Even so, is the finding that there is a cycle of decision-making related to electoral necessity grounds for claiming either a due process or equal protection violation?  The trial doesn’t change and the institutional and constitutional rules still apply.  The sentence, albeit harsher, is not necessarily out of the bounds of regular practice.  And the claim that one sentence is harsher than another due to proximity to an election would be much harder to prove and receive a different level of scrutiny than a claim that sentence length is due to race or gender.

The concern is real.  Regardless of the debate between accountability and independence, and regardless of how judges make their decisions (based upon ideology, constituent preferences, etc.), we do and should expect those decisions to be consistent and stable.  But I do not see any way we can argue that such results are constitutionally guaranteed.


[1] Chicago, IL: University of Chicago Press, 2012

[2] Gibson’s book argues that judicial elections do not undermine legitimacy; rather, judicial elections may actually boost it.

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Love, marriage, and divorce

These days most of the discussion regarding the right to privacy and the equal protection clause is focused upon same sex marriage.  At the same time that some states or adopting and other states are banning the practice, states are also modifying their divorce laws.  This week the “Healthy Marriage Act” was introduced in the North Carolina Senate.  Among other things, the law requires that couples observe a two-year waiting period before obtaining their divorce, although they do not have to live together.  Additionally, during the waiting period, the husband and wife (yes, the law does presume that marriage remains between a man and a woman) must take courses on communication and conflict resolution; again, the couple does not have to take these classes together.  If the marriage resulted in children, the couple is required to “complete a course of at least four hours on the impact of divorce on children.”[1]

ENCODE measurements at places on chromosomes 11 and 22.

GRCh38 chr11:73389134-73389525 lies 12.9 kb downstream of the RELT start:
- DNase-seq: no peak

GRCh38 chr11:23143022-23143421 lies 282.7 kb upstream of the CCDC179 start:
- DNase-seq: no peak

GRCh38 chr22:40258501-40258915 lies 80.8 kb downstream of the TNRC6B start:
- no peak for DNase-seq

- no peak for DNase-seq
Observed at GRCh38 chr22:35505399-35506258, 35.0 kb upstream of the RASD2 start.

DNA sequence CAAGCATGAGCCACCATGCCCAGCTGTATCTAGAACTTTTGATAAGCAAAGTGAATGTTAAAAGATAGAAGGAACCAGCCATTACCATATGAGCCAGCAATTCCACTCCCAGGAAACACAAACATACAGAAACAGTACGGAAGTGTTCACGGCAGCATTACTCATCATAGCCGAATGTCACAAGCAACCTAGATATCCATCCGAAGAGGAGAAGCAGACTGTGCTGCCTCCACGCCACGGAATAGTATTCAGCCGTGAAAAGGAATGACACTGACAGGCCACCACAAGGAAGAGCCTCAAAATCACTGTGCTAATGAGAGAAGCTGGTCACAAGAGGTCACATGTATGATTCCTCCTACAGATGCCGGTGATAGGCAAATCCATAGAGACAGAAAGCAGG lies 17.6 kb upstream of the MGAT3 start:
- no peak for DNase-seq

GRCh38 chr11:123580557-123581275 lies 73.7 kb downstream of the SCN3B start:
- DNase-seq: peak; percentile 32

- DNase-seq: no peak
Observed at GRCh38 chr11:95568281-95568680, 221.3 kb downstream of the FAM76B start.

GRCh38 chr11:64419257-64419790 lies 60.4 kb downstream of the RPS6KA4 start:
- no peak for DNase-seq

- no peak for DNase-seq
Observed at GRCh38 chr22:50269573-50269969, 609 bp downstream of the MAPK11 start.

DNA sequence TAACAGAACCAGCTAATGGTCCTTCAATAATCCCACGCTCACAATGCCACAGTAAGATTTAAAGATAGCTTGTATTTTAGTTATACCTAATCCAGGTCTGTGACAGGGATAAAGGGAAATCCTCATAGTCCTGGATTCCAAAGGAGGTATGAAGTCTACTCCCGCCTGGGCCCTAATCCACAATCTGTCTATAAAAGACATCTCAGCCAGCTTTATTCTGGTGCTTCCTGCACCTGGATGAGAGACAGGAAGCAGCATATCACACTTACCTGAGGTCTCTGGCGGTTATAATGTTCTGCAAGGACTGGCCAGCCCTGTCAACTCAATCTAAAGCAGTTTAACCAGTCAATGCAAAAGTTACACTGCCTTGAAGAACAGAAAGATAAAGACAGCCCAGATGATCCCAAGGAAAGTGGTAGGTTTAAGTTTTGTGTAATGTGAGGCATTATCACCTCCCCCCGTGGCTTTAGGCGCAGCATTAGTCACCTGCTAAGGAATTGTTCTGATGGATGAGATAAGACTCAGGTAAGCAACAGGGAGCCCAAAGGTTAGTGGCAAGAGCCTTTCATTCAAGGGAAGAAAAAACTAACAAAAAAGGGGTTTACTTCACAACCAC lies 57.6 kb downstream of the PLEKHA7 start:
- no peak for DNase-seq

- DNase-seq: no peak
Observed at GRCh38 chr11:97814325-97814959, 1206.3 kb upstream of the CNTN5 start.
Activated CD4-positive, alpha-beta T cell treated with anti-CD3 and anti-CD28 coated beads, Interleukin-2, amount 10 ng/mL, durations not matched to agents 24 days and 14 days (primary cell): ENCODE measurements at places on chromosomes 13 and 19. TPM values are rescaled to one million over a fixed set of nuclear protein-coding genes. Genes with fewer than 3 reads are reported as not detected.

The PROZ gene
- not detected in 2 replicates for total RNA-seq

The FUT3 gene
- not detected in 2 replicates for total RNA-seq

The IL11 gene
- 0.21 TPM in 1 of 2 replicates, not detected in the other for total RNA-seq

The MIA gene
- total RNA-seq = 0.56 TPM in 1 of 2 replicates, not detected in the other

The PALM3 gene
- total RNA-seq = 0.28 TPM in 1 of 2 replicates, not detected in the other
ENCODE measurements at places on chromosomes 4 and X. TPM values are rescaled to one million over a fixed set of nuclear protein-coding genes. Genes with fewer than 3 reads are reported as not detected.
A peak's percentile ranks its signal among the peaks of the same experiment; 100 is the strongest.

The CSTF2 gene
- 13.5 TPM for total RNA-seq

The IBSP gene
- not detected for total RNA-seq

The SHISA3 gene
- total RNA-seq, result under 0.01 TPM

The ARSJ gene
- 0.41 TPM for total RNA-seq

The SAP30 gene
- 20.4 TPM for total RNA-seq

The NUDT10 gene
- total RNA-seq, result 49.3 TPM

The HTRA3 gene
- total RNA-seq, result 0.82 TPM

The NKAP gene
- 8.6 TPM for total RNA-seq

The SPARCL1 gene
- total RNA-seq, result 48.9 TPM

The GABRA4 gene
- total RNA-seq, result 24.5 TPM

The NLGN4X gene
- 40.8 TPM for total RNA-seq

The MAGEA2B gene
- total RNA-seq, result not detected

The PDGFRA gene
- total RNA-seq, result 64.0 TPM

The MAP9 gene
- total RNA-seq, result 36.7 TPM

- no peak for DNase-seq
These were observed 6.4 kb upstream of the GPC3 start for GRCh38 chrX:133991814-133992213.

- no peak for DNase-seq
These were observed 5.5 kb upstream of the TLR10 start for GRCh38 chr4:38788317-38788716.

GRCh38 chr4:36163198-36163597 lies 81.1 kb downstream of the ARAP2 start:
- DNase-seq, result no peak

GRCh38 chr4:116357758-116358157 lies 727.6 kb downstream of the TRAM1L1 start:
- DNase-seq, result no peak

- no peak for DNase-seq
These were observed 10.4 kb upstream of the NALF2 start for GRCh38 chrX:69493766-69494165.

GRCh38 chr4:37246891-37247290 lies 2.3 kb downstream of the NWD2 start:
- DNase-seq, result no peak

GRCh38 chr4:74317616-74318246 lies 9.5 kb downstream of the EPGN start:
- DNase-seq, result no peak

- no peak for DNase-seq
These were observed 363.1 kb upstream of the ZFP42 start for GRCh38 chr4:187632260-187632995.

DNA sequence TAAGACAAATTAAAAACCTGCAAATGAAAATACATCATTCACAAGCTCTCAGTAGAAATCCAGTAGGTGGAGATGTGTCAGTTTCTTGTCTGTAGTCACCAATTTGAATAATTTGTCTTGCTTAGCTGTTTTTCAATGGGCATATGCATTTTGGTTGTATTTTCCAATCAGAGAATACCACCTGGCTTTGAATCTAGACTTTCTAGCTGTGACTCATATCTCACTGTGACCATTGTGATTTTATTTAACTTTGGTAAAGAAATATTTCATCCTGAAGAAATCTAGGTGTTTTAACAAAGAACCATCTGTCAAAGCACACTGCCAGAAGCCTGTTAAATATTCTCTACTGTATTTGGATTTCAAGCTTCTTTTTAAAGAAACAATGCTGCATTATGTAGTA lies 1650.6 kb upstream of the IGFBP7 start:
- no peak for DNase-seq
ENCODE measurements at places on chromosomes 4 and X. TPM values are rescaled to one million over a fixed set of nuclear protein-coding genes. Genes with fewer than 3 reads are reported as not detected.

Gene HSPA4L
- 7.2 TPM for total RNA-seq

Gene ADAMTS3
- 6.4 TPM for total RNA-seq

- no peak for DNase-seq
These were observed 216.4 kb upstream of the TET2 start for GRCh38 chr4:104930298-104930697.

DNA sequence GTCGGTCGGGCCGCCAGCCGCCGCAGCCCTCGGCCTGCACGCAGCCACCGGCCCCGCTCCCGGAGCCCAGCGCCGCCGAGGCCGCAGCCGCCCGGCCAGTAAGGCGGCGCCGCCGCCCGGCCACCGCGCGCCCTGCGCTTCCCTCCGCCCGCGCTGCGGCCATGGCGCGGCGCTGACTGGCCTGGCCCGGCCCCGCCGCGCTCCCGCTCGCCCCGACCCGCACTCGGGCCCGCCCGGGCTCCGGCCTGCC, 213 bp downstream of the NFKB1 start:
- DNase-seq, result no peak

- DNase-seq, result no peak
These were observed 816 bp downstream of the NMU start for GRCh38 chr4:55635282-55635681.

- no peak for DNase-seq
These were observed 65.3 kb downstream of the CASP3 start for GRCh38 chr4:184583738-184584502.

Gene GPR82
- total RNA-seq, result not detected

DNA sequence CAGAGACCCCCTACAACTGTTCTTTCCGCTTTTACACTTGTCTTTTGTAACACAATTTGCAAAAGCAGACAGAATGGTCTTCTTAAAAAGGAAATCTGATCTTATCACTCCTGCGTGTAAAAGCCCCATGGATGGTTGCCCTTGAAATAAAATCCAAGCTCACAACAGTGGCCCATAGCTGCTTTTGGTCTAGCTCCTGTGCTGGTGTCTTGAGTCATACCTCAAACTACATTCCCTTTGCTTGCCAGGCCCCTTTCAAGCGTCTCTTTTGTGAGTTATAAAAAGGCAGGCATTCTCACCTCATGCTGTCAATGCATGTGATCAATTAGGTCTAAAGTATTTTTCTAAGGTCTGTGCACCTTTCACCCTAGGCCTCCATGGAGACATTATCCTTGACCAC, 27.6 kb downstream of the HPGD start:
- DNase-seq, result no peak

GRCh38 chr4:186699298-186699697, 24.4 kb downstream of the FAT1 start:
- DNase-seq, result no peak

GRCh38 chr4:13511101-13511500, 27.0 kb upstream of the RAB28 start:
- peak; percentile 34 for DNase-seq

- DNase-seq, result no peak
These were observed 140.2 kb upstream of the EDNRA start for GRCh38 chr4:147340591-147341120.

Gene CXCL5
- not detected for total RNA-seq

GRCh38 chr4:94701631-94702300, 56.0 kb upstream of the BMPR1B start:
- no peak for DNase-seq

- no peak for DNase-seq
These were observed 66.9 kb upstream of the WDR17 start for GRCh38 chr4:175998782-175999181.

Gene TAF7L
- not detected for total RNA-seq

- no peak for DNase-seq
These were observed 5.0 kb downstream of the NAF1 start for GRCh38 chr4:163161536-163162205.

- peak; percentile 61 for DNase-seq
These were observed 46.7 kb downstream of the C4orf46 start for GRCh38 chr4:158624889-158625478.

If the right to privacy argument—that marriage is a fundamental right—wins the day and prevents bans on same sex marriage, does that same argument prevent a state from creating ‘undue burdens’ on the dissolution of that contract?  After all, the state’s interest in passing these amendments to the NC divorce laws is the same as those against same sex marriage.  The state seeks to protect the institution of marriage by 1) banning same sex marriage and 2) forestalling the dissolution of a marriage contract.   Preventing men and women from making their own choices over the intimate decision about when to divorce seems equivalent to preventing gays and lesbians the same choice about when to marry.  As Justice White noted in Griswold v. Connecticut:

‘Surely the right invoked in this case, to be free of regulation of the intimacies of [p503] the marriage relationship, “come[s] to this Court with a momentum for respect lacking when appeal is made to liberties which derive merely from shifting economic arrangements.” Kovacs v. Cooper, 336 U.S. 77, 95 (opinion of Frankfurter, J.).’ Concurring opinion.

If the decision to marry is covered by the right to privacy, then its complement, divorce, should also be covered.

 

If we use the privacy jurisprudence, we are left with determining if the NC law creates an undue burden.  While the justices have difficulty determining what an undue burden is in terms of privacy and abortion, it might not be as difficult to do so in terms of privacy and divorce.  Perhaps the waiting period is too onerous?  The justices may allow a 24- or 48-hour waiting period before obtaining an abortion, but 2 years (or 17,520 hours) is considerably longer.

 

Even if we are unwilling to claim that the waiting period or the courses are an undue burden, the law still has problems in terms of 1st amendment protections.  To receive the dissolution of the marriage, you must take two to three courses.  Again, if we have the right to receive information (Stanley v. Georgia), do we have the concomitant right to avoid it?  Sure, the state requires us to take a drivers course before getting a license, but there are other options (public transportation, bicycle, walking) and the interest of the state in road safety is, at the very least, significant.  But there is no other option to obtaining a divorce short of moving to another state and establishing residency.  Otherwise, a couple is forced to remain in a marriage.

 

Examining marriage from the dissolution stage, and dealing with restrictions there, may allow the Court to navigate through the “unchartered territory” Justice Kennedy mentioned in his oral arguments last week.  Divorce jurisprudence could pave the way for marriage jurisprudence.


[1] North Carolina Senate Bill 518 Section 1.a.3